Consistency of a set of equations

Properties of determinants


Test exercise IV
Further problems IV

Programme 5: Vectors

Introduction: Scalar and vector quantities 141

Vector representation

Two equal vectors

Types of vectors

Addition of vectors

Components of a given vector

Components of a vector in terms of unit vectors

Vectors in space

Direction cosines

Scalar product of two vectors

Vector product of two vectors

Angle between two vectors

Direction ratios


Test exercise V

Further problems V

^/Programme 6: Differentiation

Standard differential coefficients 1 7 1

Functions of a function

Logarithmic differentiation

Implicit functions

Parametric equations

Test exercise VI

Further problems VI

Programme 7: Differentiation Applications, Part 1

Equation of a straight line 195

Centre of curvature
Test exercise VII
Further problems VII

Programme 8: Differentiation Applications, Part 2

^-Inverse trigonometrical functions 223

Differentiation of inverse trig, functions

^Differentiation coefficients of inverse hyperbolic functions
— • Maximum and minimum values (turning points J
Test exercise VIII
Further problems VIII

Programme 9: Partial Differentiation, Part 1

Partial differentiation 25 1

Small increments
Test exercise IX
Further problems IX

Programme 10: Partial Differentiation, Part 2

Partial differentiation 277

Rates of change problems
Change of variables
Test exercise X
Further problems X

Programme 1 1 : Series, Part 1

Series 297

Arithmetic and geometric means

Series of powers of natural numbers

Infinite series: limiting values

Convergent and divergent series

Tests for convergence; absolute convergence

Test exercise XI

Further problems XI

Programme 1 2: Series, Part 2

— Power series, Maclaurin ‘s series 327

Standard series
The binomial series
Approximate values
Limiting values
Test exercise XII
Further problems XII

^Programme 13: Integration, Part 1

Introduction 357

Standard integrals

Functions of a linear function

Integrals of the form

Integration of products – integration by parts

Integration by partial fractions

Integration of trigonometrical functions .

Test exercise XIII

Further problems XIII

Programme 14: Integration, Part 2

Test exercise XIV 389

Further problems XIV

Programme 15: Reduction Formulae

Test exercise XV 419

Further problems XV

1/^Programme 16: Integration Applications, Part 1

x^Parametric equations 435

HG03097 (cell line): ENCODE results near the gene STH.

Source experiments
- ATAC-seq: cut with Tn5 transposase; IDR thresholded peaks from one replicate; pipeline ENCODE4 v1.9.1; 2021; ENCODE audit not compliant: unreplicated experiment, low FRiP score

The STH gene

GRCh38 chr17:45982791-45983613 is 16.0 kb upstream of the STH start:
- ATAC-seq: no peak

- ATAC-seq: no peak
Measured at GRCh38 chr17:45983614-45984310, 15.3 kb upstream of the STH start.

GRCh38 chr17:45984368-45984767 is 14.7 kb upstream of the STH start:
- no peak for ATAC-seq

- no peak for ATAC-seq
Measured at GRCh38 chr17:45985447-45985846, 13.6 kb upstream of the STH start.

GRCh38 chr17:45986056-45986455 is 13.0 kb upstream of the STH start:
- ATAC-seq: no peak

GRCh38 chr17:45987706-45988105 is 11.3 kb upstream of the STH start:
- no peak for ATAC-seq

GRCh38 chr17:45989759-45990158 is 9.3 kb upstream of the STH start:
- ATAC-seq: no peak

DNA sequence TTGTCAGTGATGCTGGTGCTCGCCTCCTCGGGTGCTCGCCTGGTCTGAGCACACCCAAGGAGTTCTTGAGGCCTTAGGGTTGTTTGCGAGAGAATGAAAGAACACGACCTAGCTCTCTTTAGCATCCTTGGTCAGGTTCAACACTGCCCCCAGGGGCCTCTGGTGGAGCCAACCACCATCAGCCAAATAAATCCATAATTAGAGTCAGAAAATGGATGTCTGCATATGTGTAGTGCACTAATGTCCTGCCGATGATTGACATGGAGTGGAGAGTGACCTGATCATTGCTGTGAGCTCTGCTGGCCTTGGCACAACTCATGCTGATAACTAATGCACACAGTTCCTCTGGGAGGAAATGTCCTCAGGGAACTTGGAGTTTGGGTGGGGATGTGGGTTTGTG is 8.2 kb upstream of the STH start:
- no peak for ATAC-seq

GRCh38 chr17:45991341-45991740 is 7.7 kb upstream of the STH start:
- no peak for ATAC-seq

\^Mean values
*-^k.m.s. values

Summary sheet

Test exercise XVI

Further problems XVI

Programme 17: Integration Applications, Part 2

Introduction 457

Volumes of solids of revolution
Centroid of a plane figure
Centre of gravity of a solid of revolution
Lengths of curves

Lengths of curves – parametric equations
Surfaces of revolution

Surfaces of revolution – parametric equations
Rules of Pappus
Revision summary
Test exercise XVII
Further problems XVII

Programme 18: Integration Applications, Part 3

Moments of inertia 483

Radius of gyration

Parallel axes theorem

Perpendicular axes theorem

Useful standard results

Second moment of area

Composite figures

Centres of pressure

Depth of centre of pressure

Test exercise XVIII

Further problems XVIII

^-”Programme 19: Approximate Integration

t- Introduction 517

j. Approximate integration
1 Method 1 — by series

s/ftethod 2 – Simpson ‘s rule
\ftoof of Simpson ‘s rule

Test exercise XIX

Further problems XIX

Programme 20: Polar Co-ordinates Systems

Introduction to polar co-ordinates 539

Polar curves
Standard polar curves
Test exercise XX
Further problems XX

Programme 21: Multiple Integrals

Summation in two directions 565

Double integrals: triple integrals


Alternative notation

Determination of volumes by multiple integrals

Test exercise XXI

Further problems XXI

Programme 22: First Order Differential Equations

Introduction 593

Formation of differential equations

Solution of differential equations

Method 1 – by direct integration

Method 2 – by separating the variables

Method 3 — homogeneous equations: by substituting y = vx

Method 4 – linear equations: use of integrating factor

Test exercise XXII

Further problems XXII

Programme 23: Second Order Differential Equations with Constant

Test exercise XXIII 637

Further problems XXIII

Programme 24: Operator D Methods

The operator D 70 1

Inverse operator 7/D

Solution of differential equations by operator D methods

Special cases

Test exercise XXIV

Further problems XXIV

Answers 707

Index 744


HINTS ON USING THE BOOK – Engineering Mathematics PDF by K A Stroud

This book contains twenty-four lessons, each of which has been
written in such a way as to make learning more effective and more
interesting. It is almost like having a personal tutor, for you proceed at
your own rate of learning and any difficulties you may have are cleared
before you have the chance to practise incorrect ideas or techniques.

At the end of each programme, you will find a short Test Exercise.
This is set directly on what you have learned in the lesson: the questions
are straightforward and contain no tricks. To provide you with the
necessary practice, a set of Further Problems is also included: do as many
of these problems as you can. Remember that in mathematics, as in many
other situations, practice makes perfect — or more nearly so.

Even if you feel you have done some of the topics before, work
steadily through each programme: it will serve as useful revision and fill
in any gaps in your knowledge that you may have.


K. A. Stroud was formerly Principal Lecturer in the Department of Mathematics at Coventry University, UK. He is also the author of Foundation Mathematics and Advanced Engineering Mathematics, companion volumes to this book.

Dexter J. Booth was formerly Principal Lecturer in the School of Computing and Engineering at the University of Huddersfield, UK. He is the author of several mathematics textbooks and is co-author of Foundation Mathematics and Advanced Engineering Mathematics.